Toyose






Bwok! Hey, wanna go check out the chicken garage? Of course you do. Numerous folks (some of them chefs) have told me about ~TOYOSE~, a kooky late-night Korean restaurant that's in a converted garage. No joke. With killer chicken wings. That's enough to raise at least one of my eyebrows with intrigue.

So, I finally schlepped my heinie to the Outer Sunset to check it out. In fact, it was the scene for this year's Single's Scene Valentine's Day Dinner with my friends. Really, what more do you need on Valentine's Day than the opportunity to scarf Korean bar food with your fellow single pals in a converted garage with a table full of beer and soju? After one bite of the chicken wings, you will agree--much better than a box of chocolates.

Our wait for a table was unexpectedly short, in fact, by the time they called us, I didn't even get to finish my beer at the oddly well-lit Flanahan's Pub across the street. Damn, because a few of the buzzed locals perched at the bar were about to share some good stories, I could tell. (There was a table with empty pizza boxes and uneaten birthday cake in the corner, a sure sign of a party train.) Anyway, the norm at Toyose is a long-ass wait, especially as it grows late, so don't let my luck make you think you're going to be able to just breeze on in. They take reservations--I recommend them.

The restaurant really is in a garage, filled with a series of booths and intimate tables, complete with roll-down blinds at some of them in case you really want to be undercover (as if dining in a garage in the Outer Sunset isn't undercover enough). Since the joint is open late, the blinds could actually come in really handy to cover your messy and/or cheatin' and/or Witness Protection Program self up.

I totally missed the fact that our table was supposed to have a button to ring for service--I didn't see one at our table, although a friend swears there are service buttons. Oh well, next time. No wonder we felt like we were in Siberia.

Besides the remiss service, and not much English being spoken nor understood, the waitresses hustling hard between all the tables of drinking posses of friends were actually quite nice--just short on time. The vibe is rowdy and assuredly soju-fueled, so don't bring a first date or your mother here. Some folks were definitely on their way to needing a fix-it ticket--I can only imagine the scene as the night goes on. I guess that's when the sausage and vegetables in tomato ketchup ($8.95) gets consumed.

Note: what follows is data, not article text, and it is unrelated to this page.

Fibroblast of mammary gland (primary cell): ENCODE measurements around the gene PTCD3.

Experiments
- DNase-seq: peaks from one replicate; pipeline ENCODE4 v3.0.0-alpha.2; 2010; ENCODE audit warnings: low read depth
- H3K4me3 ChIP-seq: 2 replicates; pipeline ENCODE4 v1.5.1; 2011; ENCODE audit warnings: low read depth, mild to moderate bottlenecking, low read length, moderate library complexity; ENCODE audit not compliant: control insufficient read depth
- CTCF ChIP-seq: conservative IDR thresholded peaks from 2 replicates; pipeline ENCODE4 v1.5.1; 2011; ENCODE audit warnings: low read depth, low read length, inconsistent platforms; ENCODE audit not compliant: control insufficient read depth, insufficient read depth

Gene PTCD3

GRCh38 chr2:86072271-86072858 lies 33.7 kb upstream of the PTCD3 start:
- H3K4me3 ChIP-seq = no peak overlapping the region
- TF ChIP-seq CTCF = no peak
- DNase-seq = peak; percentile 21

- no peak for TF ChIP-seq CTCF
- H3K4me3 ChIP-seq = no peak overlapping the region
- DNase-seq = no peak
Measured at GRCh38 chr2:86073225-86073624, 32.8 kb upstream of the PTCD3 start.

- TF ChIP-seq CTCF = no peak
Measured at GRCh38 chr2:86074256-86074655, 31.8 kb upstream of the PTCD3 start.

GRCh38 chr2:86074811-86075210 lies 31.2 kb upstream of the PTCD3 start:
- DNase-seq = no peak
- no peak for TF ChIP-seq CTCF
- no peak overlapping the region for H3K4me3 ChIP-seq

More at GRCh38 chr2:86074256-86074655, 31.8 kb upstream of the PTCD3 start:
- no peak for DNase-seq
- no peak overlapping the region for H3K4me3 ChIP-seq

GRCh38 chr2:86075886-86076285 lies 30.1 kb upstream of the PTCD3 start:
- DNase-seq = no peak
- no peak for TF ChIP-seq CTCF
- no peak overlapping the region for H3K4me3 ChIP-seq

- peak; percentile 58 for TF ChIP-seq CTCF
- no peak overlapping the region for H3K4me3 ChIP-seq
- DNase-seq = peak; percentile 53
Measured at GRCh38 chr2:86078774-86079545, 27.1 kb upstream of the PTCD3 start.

So, the star of the menu was the chicken wings ($12.95)--they were perfectly crispy and featured a little hit o' spice (almost as addictive as San Tung's). Poof, gone! The springy texture and savory flavor of the home-style kimchi pancake ($10.95) made our table want to order another. The potato croquettes ($8.95) were also really well executed. All great food to share.

The mains didn't quite hold up, like the baby octopus and vegetable spicy noodle dish ($12.95) that in actuality didn't have that much octopus. We also tried the codfish with vegetables and tofu hot pot ($14.95)--fine for a cold night, but not what I'd call a benchmark hot pot. The pork shoulder ($16.95) was served chilled in slices--the mild terrine-like flavor perked up with the dipping sauces, but this was not a dish that got finished at our table.

In the future, I'm going to just stick with the deep-fried numbers and try more house favorites. I think the trick is to treat the place like a late-night joint with food that's built to eat over beer and soju--because that's what it is. I could also imagine it being a smoky clubhouse for a bunch of card-playing gangsters, but I don't think I'd be invited to those poker nights--I'm on a different team (too many vowels in my last name). Who knows, maybe that's how the place got started.

With a soundtrack of bouncy Korean pop over the clamor of loud tables of boozin' friends, a price that was easy on the wallet, the late hours, the groovy island village décor, and the novelty factor of its original use, yup, this is my kind of parking garage.

Toyose
3814 Noriega St.
Cross: 45th Ave.
San Francisco, CA 94122

415-731-0232

Daily 6pm-2am

Dishes $5.95-$26.95

3814 Noriega St. San Francisco
(at 45th Ave.)
415-731-0232
$$

Cuisine

  • Korean

Features

  • Good for Groups
  • Late-Night Dining